a DJ does. I kept getting interrupted time and time again physically by phones. So I'm on my phone all the time I've not
been without a phone for the last 10, 15 years and a big chunk of that time is
taken up by social media I am on it every hour of every day. So I wanna find out
what the implication would be if I come off social media like let's call it a
social media ban for a whole week to see if I could still be a DJ or
communicate with my friends and family and it not have an effect on my
professional career.

Yeah that's it no social media. If you're DJ-ing and you're
in front of say 4-500 people and your aware that somebody's taking a selfie
with you like this and it looks a little bit embarrassing you're kind of dealing
with this internal dialogue of I've kind of got of look good on the selfie but I've
kind of got to be nice to the person but I'm also kind of in front of 500 people
and the whole dialogue in your head can take you out of the music a little bit.
I'll get a lot of attention when I when I start to play so nobody wants to miss
that that beginning of what I create but the thing is once they captured that
that intro of whatever I do and then the phone should really just go go away and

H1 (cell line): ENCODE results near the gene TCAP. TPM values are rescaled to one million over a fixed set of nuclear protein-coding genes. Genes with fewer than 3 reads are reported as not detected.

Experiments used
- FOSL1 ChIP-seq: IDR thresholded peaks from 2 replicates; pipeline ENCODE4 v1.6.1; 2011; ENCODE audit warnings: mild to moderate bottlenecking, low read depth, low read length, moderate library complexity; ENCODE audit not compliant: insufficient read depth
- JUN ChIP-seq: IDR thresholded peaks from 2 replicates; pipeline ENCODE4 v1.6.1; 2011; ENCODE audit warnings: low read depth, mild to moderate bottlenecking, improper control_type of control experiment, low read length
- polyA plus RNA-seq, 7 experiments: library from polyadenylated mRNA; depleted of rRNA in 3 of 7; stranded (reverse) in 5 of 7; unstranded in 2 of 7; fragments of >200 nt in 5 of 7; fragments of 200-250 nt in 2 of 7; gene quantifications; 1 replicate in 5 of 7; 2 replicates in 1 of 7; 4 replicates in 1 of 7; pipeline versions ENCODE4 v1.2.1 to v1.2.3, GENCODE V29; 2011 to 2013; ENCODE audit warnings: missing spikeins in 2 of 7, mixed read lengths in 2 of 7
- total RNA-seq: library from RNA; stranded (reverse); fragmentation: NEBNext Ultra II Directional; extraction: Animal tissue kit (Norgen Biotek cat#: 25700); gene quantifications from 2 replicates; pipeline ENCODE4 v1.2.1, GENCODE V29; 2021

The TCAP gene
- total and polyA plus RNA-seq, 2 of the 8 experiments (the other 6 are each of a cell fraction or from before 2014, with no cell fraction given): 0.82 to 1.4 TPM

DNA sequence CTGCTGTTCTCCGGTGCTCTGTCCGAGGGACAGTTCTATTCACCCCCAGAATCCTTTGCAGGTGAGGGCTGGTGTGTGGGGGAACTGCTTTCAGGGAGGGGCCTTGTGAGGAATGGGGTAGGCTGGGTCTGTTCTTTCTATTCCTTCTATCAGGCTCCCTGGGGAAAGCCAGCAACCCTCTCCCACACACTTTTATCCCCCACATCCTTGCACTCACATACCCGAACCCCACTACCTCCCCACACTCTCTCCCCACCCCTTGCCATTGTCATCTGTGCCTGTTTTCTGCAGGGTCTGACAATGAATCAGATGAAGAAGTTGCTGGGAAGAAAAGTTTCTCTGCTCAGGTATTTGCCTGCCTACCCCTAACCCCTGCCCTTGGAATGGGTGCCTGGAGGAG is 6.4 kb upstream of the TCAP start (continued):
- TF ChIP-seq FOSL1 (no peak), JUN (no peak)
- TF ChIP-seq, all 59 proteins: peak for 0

should never see it again until they leave but if they'd still be recording
after 3 or 4 songs in and then we have a problem because no one's listening to
my first 3 or 4 records which is the most important records that you play.
I remember doing gigs and there's people right in front of me with a phone and I
felt it quite rude I felt that you know they're almost putting this buffer
between me and the audience or me and what I'm trying to portray.

I think in the
period from kind of 85 to 95 maybe even later the dancefloor is a dark sweaty
slightly mysterious slightly edgy place where no one would want a photo taken of
them let alone shown to their family to the media or their friends and that's
changed because now everyone needs to be Instagram friendly, everyone needs to look

We were going through some old footage
from Pasha in Ibiza recently. People were jumping up and down people
were going wild and you know you can't do that if you're constantly checking on
your phone. It's mad how phones have affected the way that people even think
about events these days if you look at the rise of day parties the rise of pool
parties in Ibiza that's because people want to Instagram they want
everyone to see what a good time they're having so you know everywhere needs an
Instagrammable place or a place where you can you know take your selfie.